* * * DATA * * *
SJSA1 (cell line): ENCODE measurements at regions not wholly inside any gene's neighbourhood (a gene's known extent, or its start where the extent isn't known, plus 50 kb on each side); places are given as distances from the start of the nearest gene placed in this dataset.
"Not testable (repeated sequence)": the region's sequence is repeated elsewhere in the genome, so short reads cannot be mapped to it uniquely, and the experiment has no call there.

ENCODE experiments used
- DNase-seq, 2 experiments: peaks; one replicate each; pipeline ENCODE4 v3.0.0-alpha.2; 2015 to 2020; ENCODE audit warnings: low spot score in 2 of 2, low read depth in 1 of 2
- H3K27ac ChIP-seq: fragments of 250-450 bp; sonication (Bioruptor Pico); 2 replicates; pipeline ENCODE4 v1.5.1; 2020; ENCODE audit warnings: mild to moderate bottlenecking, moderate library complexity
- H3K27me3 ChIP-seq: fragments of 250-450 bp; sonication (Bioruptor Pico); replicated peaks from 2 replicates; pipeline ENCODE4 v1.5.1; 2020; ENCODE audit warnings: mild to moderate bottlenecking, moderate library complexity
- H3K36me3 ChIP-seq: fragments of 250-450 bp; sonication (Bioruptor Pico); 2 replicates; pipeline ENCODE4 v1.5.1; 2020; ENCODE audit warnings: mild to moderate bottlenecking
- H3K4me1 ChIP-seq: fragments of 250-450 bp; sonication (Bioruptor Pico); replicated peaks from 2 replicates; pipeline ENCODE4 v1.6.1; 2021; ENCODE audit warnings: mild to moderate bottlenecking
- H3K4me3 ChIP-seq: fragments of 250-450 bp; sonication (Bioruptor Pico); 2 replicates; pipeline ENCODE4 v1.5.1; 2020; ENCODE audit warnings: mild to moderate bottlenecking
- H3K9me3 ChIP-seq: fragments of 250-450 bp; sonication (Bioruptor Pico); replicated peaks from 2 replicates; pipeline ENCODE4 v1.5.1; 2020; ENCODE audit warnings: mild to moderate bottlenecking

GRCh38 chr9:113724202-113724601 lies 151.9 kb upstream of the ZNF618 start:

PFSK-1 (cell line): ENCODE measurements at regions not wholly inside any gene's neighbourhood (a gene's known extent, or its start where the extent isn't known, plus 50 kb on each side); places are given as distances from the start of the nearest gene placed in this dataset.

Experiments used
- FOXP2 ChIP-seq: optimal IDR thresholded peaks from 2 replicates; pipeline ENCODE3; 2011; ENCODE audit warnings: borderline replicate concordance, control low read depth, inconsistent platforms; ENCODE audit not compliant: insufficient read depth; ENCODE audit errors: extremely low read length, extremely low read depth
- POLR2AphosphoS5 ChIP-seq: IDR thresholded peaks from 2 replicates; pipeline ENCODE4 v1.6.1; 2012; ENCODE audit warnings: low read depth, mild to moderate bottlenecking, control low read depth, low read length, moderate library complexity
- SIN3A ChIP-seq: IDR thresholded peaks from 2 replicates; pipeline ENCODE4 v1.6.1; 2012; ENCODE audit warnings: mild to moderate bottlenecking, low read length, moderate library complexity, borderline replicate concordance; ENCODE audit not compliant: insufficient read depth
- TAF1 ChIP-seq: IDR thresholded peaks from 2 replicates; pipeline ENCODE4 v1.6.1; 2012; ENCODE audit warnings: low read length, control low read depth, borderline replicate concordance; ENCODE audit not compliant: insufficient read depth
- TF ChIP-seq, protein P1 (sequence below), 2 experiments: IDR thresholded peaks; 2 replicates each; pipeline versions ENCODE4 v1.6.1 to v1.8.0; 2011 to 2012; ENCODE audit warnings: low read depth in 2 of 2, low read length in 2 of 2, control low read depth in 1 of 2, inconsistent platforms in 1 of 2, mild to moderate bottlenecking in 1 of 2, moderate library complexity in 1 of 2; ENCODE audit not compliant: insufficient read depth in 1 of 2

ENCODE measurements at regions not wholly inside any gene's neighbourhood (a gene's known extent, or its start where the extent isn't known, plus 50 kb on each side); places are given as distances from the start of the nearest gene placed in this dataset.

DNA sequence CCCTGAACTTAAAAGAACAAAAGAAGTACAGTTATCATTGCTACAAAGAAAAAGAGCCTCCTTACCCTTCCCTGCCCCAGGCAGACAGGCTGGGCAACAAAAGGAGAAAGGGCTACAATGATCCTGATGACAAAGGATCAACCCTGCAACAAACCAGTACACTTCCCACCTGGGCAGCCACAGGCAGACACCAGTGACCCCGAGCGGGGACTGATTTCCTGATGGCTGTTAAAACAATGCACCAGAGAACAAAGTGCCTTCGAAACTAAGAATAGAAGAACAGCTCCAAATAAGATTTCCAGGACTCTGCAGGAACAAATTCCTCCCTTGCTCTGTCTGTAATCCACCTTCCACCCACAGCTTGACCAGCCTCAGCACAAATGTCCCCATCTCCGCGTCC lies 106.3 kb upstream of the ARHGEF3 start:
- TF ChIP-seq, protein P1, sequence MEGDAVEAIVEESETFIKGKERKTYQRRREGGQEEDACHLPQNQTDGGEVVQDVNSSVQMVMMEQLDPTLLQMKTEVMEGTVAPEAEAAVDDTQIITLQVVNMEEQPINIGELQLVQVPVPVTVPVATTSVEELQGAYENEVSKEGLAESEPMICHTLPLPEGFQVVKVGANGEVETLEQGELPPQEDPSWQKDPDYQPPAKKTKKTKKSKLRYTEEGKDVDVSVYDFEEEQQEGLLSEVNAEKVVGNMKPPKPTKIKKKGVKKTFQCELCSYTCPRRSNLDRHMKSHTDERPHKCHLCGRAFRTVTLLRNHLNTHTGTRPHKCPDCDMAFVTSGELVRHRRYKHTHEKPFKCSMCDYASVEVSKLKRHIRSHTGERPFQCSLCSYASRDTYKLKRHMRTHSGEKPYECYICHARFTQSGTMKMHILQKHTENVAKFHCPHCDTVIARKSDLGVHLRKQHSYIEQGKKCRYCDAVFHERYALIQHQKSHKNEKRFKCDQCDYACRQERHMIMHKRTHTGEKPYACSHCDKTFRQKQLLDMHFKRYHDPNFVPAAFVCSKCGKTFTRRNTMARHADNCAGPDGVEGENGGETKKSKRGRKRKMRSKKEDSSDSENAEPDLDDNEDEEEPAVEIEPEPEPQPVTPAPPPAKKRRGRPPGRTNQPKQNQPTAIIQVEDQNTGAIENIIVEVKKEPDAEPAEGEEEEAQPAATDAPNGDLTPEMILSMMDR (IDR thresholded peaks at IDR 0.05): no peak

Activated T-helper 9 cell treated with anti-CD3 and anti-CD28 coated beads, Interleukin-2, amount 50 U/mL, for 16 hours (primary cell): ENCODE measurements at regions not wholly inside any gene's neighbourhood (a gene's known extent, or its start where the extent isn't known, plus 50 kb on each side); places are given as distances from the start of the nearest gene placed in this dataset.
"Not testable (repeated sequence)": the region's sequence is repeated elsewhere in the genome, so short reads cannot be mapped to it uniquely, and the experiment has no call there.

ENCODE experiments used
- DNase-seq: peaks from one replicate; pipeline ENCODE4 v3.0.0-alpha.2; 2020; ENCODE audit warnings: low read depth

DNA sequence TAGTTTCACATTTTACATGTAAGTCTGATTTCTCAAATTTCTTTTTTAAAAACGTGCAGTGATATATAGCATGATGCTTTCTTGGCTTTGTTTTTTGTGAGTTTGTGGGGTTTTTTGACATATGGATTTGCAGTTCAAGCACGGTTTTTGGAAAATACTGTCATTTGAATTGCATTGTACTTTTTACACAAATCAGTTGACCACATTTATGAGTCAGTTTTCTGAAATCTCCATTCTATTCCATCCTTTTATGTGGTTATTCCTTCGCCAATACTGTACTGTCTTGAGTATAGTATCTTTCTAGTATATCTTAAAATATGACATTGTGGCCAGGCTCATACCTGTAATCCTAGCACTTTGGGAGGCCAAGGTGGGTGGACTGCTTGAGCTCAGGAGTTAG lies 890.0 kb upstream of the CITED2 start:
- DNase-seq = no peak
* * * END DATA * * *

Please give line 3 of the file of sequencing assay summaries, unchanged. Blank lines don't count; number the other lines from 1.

ENCODE experiments used